High Top Mountain
II
6.9
2014-05-16
2014
Moon B
Andy Beta
It’s fitting that Sussegad, the first 12” offering from Moon B, was pressed onto wax whose swirl of black and gray resembled smoke. The Atlanta-based producer (also known as Wes Gray) makes music that has qualities similar to that peculiar element: the music obfuscates its origins, has an untenable aspect to its sound and, well, it sounds better when you’re smoking something on a basement couch, at once digging the beat while similarly forgetting just what it is you’re listening to. Gray’s debut album was released on the Washington, D.C. imprint Peoples Potential Unlimited in 2012 without much in the way of cover art, or even song titles. Much like the other releases on that imprint, Moon B’s music favors miasma over certainty, avoiding easy genre characterization while also drawing on distinct musical tropes of the early 1980s. Much like his fellow labelmate Benedek, the music that Moon B releases is made from a mix of hardware, drum machines and samples of cheap 12”s that might never get ID’d by anyone beyond the most obscure of DJs. In some ways, Moon B’s new album, II, is a step up: the production is a little crisper, the tracks have titles, and there’s actually sleeve art, in this case a peculiar painting of an African-American man standing in the middle of the road at night, a chicken in one hand, his other raised in a fist. Not much is expanded upon beyond that, though, and while the music itself has grown trickier, it hasn’t ranged far from what he laid down on his first singles. Opener “Gulls” begins with the sound of eerie analog keyboards from Music has the Right to Children-era Boards of Canada before canned handclaps take over, the track meandering into such disparate zones as synth-funk, '80s B-boy soundtracks, and smooth jazz without ever quite landing in one: pop and lock to it, or else just chill until the track dissolves back into white noise. The album standout is also the track with the best title: “Stank Tartare.” The synth bass is queasy and deep and slightly warped, as if originating from an obscure funk tape left on the dashboardone summer afternoon. “Green Sky” has the kind of stiff yet rubberbanding rhythm to it that connects the dots between Kraftwerk and Whodini. Funk, soul, boogie, jazz, R&B, electro, New Age, even touches of house music: all sorts of familiar yet unmoored sounds emerge from Moon B’s haze, and nothing remains in focus for long. When some tracks begin, it already seems like they have the potential to take divergent paths, from a thumping house track or else a woozy early garage house instrumental—or, if it's Moon B's wish, a narrow path between the two. Yet, in touching on all these genres and running them through all sorts of samplers and drum machines (among the listed equipment used: Kawai K1, ESQ-1, Roland Alpha Juno 1, Yamaha DX21, Korg Microsampler, Tascam 424), there’s one thing curiously absent from the above list of genres: hip-hop. His working methods are not dissimilar from any post-Dilla hip-hop producers, but Moon B presents a parallel world in which hip-hop never happened, where the beats are dope but not dope enough where someone would drop rhymes atop them. I wonder how these tracks might change with someone else on them, but for now, the music produces an uncanny feeling, like the presence of smoke but no real fire.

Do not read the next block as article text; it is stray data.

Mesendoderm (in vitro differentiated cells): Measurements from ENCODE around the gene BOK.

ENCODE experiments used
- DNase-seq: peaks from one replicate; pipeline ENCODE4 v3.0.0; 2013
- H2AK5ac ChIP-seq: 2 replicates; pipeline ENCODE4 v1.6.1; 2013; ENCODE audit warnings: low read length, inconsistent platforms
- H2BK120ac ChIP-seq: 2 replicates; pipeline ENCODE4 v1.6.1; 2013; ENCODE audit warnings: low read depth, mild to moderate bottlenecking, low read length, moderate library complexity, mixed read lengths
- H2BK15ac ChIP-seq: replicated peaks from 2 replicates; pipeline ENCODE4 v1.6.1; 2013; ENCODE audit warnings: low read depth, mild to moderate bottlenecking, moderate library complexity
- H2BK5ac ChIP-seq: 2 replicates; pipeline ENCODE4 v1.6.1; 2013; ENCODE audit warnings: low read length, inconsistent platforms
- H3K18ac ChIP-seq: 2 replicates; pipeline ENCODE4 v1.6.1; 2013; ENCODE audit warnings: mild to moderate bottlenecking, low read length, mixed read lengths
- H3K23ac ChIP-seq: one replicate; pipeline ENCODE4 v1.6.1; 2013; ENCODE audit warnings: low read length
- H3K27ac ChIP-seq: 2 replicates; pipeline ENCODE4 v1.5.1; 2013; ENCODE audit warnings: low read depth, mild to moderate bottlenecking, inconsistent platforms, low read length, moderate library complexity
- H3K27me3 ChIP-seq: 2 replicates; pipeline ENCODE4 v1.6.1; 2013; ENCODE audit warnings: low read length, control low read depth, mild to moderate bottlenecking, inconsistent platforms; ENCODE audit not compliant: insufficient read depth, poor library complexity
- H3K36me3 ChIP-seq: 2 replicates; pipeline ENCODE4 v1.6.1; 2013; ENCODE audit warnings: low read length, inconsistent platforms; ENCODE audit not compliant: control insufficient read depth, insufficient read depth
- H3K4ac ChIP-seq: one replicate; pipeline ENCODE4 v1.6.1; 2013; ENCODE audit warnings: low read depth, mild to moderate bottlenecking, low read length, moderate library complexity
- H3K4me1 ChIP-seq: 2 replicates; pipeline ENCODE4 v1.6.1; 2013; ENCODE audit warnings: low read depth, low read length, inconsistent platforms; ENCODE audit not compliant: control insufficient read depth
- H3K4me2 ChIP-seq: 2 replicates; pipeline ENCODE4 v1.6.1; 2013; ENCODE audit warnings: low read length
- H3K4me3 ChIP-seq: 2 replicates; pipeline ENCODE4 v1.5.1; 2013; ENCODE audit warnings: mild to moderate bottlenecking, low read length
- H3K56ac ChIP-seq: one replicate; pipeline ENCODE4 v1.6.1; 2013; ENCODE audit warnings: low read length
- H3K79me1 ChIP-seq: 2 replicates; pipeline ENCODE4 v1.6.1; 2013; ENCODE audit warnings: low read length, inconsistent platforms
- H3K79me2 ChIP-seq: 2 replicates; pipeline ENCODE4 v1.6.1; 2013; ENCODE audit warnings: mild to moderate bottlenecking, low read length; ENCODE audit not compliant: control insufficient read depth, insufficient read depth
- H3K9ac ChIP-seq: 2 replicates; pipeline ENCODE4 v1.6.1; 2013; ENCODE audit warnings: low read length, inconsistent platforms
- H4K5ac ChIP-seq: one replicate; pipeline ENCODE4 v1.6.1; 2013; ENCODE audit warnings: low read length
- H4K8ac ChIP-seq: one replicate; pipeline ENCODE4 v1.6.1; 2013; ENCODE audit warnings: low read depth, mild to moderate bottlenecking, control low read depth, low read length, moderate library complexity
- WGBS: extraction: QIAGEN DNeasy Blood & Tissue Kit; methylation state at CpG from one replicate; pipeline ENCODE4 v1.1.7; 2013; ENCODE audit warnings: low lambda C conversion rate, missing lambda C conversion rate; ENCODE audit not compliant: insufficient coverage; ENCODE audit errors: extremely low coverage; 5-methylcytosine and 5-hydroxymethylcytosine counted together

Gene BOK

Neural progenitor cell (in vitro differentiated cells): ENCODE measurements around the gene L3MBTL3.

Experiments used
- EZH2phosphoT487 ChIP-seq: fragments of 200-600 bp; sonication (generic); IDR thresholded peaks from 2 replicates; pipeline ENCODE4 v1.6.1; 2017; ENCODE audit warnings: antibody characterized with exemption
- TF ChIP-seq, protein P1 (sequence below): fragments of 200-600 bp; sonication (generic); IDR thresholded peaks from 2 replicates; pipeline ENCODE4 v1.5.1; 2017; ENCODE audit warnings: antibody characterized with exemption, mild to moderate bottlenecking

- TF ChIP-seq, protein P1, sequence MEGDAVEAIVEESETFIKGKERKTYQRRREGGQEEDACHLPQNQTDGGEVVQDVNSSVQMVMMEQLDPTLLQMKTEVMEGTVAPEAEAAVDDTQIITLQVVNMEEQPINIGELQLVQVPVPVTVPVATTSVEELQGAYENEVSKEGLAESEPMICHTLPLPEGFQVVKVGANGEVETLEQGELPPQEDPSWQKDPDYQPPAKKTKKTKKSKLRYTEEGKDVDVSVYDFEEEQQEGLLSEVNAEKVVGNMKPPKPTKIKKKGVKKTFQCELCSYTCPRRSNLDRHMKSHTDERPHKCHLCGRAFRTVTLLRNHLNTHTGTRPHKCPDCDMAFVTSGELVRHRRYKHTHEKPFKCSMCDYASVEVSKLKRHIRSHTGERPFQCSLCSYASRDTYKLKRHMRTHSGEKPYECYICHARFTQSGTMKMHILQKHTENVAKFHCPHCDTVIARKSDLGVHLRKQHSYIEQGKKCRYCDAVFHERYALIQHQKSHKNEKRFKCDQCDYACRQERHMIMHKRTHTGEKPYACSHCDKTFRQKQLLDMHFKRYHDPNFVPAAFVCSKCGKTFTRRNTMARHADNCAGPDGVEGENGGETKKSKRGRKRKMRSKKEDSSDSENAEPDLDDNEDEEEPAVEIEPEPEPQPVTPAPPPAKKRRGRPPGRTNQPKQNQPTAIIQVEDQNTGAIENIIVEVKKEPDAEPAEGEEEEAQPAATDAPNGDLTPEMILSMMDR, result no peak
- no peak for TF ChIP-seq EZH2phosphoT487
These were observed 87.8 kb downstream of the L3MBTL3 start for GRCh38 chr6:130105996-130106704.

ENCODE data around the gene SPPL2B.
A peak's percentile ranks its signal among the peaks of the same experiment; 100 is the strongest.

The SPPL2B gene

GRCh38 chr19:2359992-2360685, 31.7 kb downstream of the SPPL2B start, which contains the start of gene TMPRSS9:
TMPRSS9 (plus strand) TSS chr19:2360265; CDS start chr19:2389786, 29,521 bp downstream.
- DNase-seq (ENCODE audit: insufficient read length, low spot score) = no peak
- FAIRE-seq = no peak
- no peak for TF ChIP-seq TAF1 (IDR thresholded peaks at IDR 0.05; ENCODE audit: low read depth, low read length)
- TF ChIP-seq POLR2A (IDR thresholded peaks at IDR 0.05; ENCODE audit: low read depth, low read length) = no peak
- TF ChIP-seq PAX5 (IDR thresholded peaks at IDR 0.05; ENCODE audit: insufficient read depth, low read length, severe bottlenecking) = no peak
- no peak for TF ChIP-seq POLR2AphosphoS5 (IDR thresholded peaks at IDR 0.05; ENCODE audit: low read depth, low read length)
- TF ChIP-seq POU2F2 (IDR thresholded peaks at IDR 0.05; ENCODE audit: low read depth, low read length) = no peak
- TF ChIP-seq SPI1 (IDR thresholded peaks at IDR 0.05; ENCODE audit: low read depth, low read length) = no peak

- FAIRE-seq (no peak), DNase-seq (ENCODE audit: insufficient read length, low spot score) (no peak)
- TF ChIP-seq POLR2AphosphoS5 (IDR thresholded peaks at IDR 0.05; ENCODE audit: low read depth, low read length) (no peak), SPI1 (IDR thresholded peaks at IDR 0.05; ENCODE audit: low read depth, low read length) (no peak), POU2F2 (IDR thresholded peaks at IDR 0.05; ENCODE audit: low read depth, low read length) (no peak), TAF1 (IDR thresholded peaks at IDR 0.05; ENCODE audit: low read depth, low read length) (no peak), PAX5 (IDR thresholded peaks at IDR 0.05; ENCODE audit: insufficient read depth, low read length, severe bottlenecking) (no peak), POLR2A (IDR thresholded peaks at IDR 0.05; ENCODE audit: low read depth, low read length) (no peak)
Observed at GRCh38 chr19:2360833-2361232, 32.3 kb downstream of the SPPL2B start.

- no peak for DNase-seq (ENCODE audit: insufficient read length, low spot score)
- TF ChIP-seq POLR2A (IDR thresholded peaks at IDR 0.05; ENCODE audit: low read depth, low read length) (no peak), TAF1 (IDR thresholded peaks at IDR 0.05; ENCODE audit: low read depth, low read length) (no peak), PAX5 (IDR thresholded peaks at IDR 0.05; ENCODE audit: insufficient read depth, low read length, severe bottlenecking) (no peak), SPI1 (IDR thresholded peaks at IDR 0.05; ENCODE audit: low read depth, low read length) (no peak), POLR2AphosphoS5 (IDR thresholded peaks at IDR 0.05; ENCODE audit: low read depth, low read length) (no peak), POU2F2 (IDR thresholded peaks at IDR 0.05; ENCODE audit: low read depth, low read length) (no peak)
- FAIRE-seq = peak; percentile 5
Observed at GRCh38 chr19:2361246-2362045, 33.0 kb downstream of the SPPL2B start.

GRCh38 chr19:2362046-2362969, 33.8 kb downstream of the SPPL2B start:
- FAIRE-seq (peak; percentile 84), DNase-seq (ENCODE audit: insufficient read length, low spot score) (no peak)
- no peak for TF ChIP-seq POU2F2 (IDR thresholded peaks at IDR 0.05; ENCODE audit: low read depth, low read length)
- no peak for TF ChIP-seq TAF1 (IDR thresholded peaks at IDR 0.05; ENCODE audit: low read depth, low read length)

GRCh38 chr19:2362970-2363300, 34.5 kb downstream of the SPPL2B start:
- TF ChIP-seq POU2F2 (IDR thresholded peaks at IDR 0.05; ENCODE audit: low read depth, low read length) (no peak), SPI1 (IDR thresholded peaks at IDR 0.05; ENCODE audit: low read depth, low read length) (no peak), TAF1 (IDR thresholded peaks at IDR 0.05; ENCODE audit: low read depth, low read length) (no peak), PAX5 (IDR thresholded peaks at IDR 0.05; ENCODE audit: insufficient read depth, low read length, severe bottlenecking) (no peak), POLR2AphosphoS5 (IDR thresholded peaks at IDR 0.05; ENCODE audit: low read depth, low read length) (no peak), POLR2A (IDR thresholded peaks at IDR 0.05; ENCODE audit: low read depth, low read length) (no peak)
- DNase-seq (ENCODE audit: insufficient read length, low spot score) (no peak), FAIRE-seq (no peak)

Peoples Potential Unlimited
Xscape
4.1
2014-05-15
2014
Michael Jackson
Douglas Wolk